Dark clouds descend on J.C. Penney: Moody’s

J.C. Penney (JCP) continues to be beaten with the ugly stick by Wall Street ratings agencies, as it should be.

On Monday, Moody’s downgraded the company’s credit rating to Caa3 from Caa1. A Caa rating, per Moody’s, is assigned to companies with very high credit risk. Moody’s also slashed its rating outlook on J.C. Penney to negative from stable.

J.C. Penney’s already battered stock fell another 6% to 32 cents on the news. Shares of J.C. Penney have crashed 72% year-to-date as coronavirus-related store closures call into question how long the debt-laden, money-losing retailer could hang on.

“Although J.C. Penney liquidity is adequate, the widespread store closures as a result of the coronavirus pandemic and the continued suppression of consumer demand is expected to pressure J.C. Penney’s EBITDA [earnings before interest, taxes, depreciation and amortization], impede its turnaround strategy and weaken its leverage to unsustainably high levels,” Moody’s vice president Christina Boni said in a statement.

J.C. Penney’s near-term business is bleak, Boni believes.

Boni expects J.C. Penney to have “significant” cash flow deficits this year and EBITDA declines as the coronavirus hammers store traffic. Moody’s thinks J.C. Penney’s EBITDA could plunge in excess of 80% this year before slowly recovering in 2021. J.C. Penney won’t see a return to 2019 levels of EBITDA ($600 million or so) until “well into” 2022, per Boni’s analysis.

Warns Boni, “As a result, J.C. Penney’s leverage will remain at unsustainably high levels over the next two years. In addition, the company’s work to define and execute its strategy to return to stabilizing its market position and improving profitability will be difficult in the current operating environment.”

In this May 16, 2018, photo, a man enters the JC Penney store at the Manhattan mall in New York. J.C. Penney Co. reports earnings on Thursday, May 17. (AP Photo/Mary Altaffer)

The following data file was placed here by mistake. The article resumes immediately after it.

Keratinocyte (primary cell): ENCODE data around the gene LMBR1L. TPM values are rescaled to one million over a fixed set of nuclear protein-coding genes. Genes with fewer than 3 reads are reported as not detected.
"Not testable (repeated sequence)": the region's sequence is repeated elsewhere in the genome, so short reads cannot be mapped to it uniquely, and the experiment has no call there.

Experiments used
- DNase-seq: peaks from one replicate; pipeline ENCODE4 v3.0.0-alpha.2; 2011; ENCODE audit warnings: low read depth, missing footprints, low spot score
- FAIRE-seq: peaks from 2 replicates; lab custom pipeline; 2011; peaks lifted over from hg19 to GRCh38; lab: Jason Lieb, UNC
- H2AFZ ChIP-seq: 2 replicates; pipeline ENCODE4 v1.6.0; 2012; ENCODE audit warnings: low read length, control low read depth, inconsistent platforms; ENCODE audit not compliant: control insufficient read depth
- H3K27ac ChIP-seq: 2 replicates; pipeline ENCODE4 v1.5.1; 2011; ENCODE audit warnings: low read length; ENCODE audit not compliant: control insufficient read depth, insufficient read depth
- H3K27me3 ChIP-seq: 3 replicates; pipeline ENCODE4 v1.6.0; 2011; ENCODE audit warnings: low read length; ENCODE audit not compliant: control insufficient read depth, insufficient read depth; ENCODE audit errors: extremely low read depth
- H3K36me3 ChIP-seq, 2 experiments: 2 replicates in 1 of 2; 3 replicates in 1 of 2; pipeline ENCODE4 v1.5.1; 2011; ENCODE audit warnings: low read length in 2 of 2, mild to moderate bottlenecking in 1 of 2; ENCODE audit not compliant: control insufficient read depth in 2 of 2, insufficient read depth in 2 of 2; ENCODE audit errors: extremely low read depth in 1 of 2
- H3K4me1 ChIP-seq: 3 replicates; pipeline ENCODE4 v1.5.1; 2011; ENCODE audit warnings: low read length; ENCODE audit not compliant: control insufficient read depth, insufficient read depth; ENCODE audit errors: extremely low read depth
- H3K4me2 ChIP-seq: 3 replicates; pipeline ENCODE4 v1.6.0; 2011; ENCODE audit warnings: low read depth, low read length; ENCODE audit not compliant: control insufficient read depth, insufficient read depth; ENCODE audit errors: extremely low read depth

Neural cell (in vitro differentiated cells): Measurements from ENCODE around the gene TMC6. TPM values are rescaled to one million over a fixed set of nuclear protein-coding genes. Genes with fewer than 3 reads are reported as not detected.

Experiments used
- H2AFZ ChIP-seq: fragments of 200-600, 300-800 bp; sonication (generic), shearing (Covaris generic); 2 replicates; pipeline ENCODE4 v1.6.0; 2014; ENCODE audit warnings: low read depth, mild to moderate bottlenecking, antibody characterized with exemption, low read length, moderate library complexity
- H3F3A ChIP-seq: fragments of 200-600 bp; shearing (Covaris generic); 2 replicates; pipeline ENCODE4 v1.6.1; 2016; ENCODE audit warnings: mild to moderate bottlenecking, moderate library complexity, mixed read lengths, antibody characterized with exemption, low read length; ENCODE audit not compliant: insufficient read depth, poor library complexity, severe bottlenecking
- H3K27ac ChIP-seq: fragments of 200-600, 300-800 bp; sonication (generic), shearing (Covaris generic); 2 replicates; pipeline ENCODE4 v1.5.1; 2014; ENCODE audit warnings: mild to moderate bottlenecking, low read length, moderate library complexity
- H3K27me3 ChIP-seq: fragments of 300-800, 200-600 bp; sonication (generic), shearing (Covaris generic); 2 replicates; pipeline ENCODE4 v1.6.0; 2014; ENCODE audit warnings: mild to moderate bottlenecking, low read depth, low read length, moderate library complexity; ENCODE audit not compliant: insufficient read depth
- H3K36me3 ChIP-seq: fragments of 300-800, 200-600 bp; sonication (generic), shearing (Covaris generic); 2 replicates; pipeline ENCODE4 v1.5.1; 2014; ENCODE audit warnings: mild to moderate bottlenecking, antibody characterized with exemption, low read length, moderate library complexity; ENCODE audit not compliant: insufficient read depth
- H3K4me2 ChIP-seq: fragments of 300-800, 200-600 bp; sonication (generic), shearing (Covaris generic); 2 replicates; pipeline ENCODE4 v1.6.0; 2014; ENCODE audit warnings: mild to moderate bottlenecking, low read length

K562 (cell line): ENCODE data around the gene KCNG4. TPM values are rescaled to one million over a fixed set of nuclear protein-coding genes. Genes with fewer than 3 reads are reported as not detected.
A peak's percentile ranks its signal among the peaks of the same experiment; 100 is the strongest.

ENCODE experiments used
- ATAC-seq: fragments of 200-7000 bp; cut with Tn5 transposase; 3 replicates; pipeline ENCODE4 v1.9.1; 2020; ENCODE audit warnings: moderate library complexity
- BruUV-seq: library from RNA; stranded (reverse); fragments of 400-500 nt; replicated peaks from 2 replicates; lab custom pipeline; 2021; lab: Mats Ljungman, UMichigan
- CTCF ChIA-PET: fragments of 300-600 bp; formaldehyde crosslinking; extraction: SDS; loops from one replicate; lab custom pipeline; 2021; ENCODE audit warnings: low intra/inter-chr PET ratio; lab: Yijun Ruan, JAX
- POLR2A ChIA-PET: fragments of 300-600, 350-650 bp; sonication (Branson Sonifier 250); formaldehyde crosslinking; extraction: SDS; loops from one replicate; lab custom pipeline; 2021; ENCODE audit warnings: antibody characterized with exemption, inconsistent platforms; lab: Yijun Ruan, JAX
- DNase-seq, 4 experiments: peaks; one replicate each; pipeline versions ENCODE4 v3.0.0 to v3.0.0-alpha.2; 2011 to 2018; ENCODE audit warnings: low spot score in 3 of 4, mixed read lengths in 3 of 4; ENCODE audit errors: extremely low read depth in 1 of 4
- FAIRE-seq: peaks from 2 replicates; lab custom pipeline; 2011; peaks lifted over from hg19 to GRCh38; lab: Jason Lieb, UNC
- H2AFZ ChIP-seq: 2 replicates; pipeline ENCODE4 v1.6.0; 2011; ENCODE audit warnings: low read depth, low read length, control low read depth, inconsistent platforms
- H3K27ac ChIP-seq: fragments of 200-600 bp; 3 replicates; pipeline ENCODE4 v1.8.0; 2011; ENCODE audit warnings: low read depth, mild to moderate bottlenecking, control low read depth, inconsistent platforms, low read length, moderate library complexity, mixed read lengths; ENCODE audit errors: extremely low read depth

Just last week Fitch lowered its outlooks for most of the major names in the department store sector, citing challenges stemming from the coronavirus. In particular to J.C. Penney, Fitch voiced concerns about the retailer’s liquidity position moving forward.

Bad timing

The actions from the major ratings agencies come at a God awful time for J.C. Penney. After years of stumbles, J.C. Penney entered 2020 trying to execute on a turnaround plan under CEO Jill Soltau. That plan could effectively be tossed in the trash, however, as all of J.C. Penney stores are closed and thousands of workers are furloughed.

It’s unclear when J.C. Penney’s stores will reopen, starving it of the cash it badly needs to survive. Remember, bills from landlords and suppliers (among other creditors) are still coming due. All the ratings agencies have done is made it far costlier for J.C. Penney to raise any form of capital this year. That will only hurt its chances of survival.

“I think it will be really difficult to survive,” Ron Johnson, founder of Enjoy and former J.C. Penney CEO, recently said on Yahoo Finance’s The First Trade about the outlook for department stores. “I think it will be hard for B and C malls to survive.”

Brian Sozzi is an editor-at-large and co-anchor of The First Trade at Yahoo Finance. Follow Sozzi on Twitter @BrianSozzi and on LinkedIn.

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